Selective Hearing

There are some times when a pair of headphones is the only way to make it through the day.  To be able to block out all the surrounding noise/chatter is crucial when trying to concentrate on a project. I acknowledge that it is just trading one noise for another, but for me it is much easier to tune out music than whatever else is going on around me.

I’ve always been an audio fan.  I was big into car audio in my late teens, then home audio after that.  At my last job I worked with a few guys that were big audiophiles and they opened my eyes/ears to high end headphones. I had a $30 pair of headphones and I had never even thought about upgrading, but these guys were raving about how much better the sound is in a good pair, so I started looking into it. I knew from my own experience how much difference good equipment makes in the car/home arena, so I figured that it made sense that if I invested a little more that I’d get better sound.  These guys were probably spending between $300 and $600 on their headphones though, and I wasn’t willing to spend that much on something that I couldn’t even try before buying.  At least with home and car audio you can go to the showroom and try out the demo models, but I’ve never seen anywhere that lets you do that with headphones.

The “good” headphones were starting around $100, so that is quite a jump up from $30.  The wires on my pair were starting to crack so I needed to replace them anyway, but I really didn’t want to spend a lot of money for something that didn’t really sound any better. I lucked out and found a pair Shure E2G’s on sale for $55 (which normally sell for around $100).  I figured that even if they didn’t sound any better, I could live with risking the $25 more. The E2C/E2G line was really the low end of Shure’s offerings, but let me tell you that the sound they produce was incredible compared to my $30 pair!  The sound on the E2G’s was so clean and crisp, I could hear parts of the music that I had never heard with headphones before.  The cheapies did have stronger bass than the Shures, but everything else was so muddy that I could never go back.  The extra bass is just not worth missing everything else.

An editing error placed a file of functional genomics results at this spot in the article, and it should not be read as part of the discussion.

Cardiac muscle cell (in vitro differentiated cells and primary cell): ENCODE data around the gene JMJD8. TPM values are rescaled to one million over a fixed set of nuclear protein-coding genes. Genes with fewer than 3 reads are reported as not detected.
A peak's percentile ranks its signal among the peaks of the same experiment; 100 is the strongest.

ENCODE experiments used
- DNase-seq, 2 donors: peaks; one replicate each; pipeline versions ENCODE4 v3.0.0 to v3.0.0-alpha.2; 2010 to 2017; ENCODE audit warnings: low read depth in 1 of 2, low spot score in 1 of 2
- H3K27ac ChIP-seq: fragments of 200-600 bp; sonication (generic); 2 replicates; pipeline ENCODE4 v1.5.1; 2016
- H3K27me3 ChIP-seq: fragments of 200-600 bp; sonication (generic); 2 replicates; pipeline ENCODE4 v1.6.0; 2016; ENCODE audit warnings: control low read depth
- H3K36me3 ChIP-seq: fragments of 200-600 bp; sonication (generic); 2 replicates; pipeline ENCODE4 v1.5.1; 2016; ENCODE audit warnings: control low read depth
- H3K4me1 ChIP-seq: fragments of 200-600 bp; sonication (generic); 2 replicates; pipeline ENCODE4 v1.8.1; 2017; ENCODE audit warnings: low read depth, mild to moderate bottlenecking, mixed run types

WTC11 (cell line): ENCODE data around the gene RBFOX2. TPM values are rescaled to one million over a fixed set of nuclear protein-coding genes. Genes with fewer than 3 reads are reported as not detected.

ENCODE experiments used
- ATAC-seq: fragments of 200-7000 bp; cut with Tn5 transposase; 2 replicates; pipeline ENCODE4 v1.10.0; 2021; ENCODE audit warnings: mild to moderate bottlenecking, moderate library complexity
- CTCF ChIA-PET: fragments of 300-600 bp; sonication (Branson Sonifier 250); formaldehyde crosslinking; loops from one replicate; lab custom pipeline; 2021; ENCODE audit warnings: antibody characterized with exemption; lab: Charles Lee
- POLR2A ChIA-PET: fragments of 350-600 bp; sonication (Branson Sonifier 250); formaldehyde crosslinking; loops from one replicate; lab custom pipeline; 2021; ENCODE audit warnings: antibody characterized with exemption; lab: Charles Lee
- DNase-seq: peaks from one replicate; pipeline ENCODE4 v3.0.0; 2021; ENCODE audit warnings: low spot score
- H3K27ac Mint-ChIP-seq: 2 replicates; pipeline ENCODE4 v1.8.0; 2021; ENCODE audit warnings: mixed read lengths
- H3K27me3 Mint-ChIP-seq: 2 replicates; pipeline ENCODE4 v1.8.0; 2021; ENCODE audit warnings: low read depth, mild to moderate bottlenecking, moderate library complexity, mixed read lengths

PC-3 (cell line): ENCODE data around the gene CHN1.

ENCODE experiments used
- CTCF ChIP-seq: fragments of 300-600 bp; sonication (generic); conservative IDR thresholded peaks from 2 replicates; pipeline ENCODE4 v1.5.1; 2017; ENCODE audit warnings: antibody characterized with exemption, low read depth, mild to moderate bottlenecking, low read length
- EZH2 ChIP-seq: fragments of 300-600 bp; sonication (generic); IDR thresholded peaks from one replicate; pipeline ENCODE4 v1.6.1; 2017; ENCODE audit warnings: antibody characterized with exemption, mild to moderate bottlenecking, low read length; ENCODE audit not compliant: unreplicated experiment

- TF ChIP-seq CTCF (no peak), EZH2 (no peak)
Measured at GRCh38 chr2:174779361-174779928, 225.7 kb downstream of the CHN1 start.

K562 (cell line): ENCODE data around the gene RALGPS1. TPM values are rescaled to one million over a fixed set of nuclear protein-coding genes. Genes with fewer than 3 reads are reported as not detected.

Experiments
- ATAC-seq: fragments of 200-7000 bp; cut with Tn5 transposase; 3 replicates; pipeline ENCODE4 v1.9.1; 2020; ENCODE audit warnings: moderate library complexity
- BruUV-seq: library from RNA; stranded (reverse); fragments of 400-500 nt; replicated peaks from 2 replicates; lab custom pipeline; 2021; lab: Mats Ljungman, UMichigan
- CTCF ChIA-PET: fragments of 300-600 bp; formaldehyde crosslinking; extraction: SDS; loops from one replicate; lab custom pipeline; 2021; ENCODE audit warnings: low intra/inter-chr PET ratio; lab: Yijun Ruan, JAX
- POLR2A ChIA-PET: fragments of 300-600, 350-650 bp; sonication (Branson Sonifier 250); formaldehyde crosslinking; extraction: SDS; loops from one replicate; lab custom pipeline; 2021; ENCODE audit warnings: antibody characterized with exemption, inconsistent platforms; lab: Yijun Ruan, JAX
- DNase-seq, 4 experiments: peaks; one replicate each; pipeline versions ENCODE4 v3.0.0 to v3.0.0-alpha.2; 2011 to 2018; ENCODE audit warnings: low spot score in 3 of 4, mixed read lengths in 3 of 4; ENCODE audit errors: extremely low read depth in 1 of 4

Fast forward a year and a half to about a month ago.  My Shure’s started developing cracks in the wires, both wires, about an inch from the earpieces.  The fact that both wires were cracking in the same place, which also happened to be a stress point when they were in the supplied case, made me think that it was a design flaw.  I was still within the 2 year warranty period, so I decided to send them in.  It took about 2 weeks for the replacements to arrive.  During that time I had to rely on the freebies that came with my iPhone, which are buds that don’t block out any sound (I prefer the in-ear style) and don’t sound nearly as good. It was a long 2 weeks.  In the end, Shure sent me a brand new pair and I am SO happy to have them back!

And it turns out that the case design has been changed since I bought my original pair, so that seems to back up my theory that there was previously a design flaw.  Either way, hooray for companies like Shure that honor their warranties!

This entry was posted on Thursday, March 26th, 2009 at 12:33 pm and is filed under Technology. You can follow any responses to this entry through the RSS 2.0 feed. You can leave a response, or trackback from your own site.

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